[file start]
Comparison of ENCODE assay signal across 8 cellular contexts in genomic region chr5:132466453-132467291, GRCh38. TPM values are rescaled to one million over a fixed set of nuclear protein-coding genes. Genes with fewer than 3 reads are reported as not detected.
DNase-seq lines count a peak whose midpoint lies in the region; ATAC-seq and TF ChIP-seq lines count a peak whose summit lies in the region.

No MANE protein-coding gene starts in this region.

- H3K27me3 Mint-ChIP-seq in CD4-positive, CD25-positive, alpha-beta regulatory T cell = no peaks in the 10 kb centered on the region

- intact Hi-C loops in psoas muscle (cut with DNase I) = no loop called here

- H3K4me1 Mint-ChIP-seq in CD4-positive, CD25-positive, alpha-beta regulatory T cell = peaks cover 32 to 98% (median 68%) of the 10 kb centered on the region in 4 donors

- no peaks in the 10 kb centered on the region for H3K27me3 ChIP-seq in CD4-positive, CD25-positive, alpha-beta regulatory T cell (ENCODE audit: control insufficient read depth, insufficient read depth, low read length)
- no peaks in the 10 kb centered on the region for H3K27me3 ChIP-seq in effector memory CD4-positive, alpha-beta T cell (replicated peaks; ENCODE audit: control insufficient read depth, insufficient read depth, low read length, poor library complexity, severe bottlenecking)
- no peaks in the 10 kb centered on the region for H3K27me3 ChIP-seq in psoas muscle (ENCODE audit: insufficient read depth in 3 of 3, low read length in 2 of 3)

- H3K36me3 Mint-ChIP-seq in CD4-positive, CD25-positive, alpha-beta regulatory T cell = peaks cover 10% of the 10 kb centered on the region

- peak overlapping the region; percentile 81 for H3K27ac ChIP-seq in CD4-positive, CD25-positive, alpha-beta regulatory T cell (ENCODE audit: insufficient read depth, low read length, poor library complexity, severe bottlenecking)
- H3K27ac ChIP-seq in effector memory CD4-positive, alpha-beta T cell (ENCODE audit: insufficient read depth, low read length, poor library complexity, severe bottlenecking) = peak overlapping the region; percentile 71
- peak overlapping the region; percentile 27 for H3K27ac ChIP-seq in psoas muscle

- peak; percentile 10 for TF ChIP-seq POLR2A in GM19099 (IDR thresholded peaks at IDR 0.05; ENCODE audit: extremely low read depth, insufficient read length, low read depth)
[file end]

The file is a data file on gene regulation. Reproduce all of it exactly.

Comparison of ENCODE assay signal across 8 cellular contexts in genomic region chr5:132466453-132467291, GRCh38. TPM values are rescaled to one million over a fixed set of nuclear protein-coding genes. Genes with fewer than 3 reads are reported as not detected.
DNase-seq lines count a peak whose midpoint lies in the region; ATAC-seq and TF ChIP-seq lines count a peak whose summit lies in the region.

No MANE protein-coding gene starts in this region.

- H3K27me3 Mint-ChIP-seq in CD4-positive, CD25-positive, alpha-beta regulatory T cell = no peaks in the 10 kb centered on the region

- intact Hi-C loops in psoas muscle (cut with DNase I) = no loop called here

- H3K4me1 Mint-ChIP-seq in CD4-positive, CD25-positive, alpha-beta regulatory T cell = peaks cover 32 to 98% (median 68%) of the 10 kb centered on the region in 4 donors

- no peaks in the 10 kb centered on the region for H3K27me3 ChIP-seq in CD4-positive, CD25-positive, alpha-beta regulatory T cell (ENCODE audit: control insufficient read depth, insufficient read depth, low read length)
- no peaks in the 10 kb centered on the region for H3K27me3 ChIP-seq in effector memory CD4-positive, alpha-beta T cell (replicated peaks; ENCODE audit: control insufficient read depth, insufficient read depth, low read length, poor library complexity, severe bottlenecking)
- no peaks in the 10 kb centered on the region for H3K27me3 ChIP-seq in psoas muscle (ENCODE audit: insufficient read depth in 3 of 3, low read length in 2 of 3)

- H3K36me3 Mint-ChIP-seq in CD4-positive, CD25-positive, alpha-beta regulatory T cell = peaks cover 10% of the 10 kb centered on the region

- peak overlapping the region; percentile 81 for H3K27ac ChIP-seq in CD4-positive, CD25-positive, alpha-beta regulatory T cell (ENCODE audit: insufficient read depth, low read length, poor library complexity, severe bottlenecking)
- H3K27ac ChIP-seq in effector memory CD4-positive, alpha-beta T cell (ENCODE audit: insufficient read depth, low read length, poor library complexity, severe bottlenecking) = peak overlapping the region; percentile 71
- peak overlapping the region; percentile 27 for H3K27ac ChIP-seq in psoas muscle

- peak; percentile 10 for TF ChIP-seq POLR2A in GM19099 (IDR thresholded peaks at IDR 0.05; ENCODE audit: extremely low read depth, insufficient read length, low read depth)